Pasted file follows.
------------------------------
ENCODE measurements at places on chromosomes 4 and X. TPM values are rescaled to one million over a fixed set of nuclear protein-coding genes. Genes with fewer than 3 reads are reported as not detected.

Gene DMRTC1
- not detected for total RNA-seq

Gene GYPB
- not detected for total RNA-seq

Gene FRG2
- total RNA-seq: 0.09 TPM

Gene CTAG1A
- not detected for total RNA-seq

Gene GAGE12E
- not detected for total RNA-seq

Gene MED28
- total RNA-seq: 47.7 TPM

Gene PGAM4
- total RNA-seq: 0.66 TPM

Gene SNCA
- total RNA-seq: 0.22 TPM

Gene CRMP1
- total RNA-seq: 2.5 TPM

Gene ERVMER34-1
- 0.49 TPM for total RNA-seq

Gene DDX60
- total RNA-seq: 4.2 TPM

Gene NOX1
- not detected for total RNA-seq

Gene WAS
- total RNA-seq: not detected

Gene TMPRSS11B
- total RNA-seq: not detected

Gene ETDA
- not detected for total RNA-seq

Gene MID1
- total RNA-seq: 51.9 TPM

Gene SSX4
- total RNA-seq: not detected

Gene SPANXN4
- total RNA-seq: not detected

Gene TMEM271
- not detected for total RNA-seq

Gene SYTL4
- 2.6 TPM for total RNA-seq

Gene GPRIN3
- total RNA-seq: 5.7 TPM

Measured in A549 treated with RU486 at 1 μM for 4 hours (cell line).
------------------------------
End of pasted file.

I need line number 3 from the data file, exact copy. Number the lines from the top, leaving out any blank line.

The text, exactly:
- not detected for total RNA-seq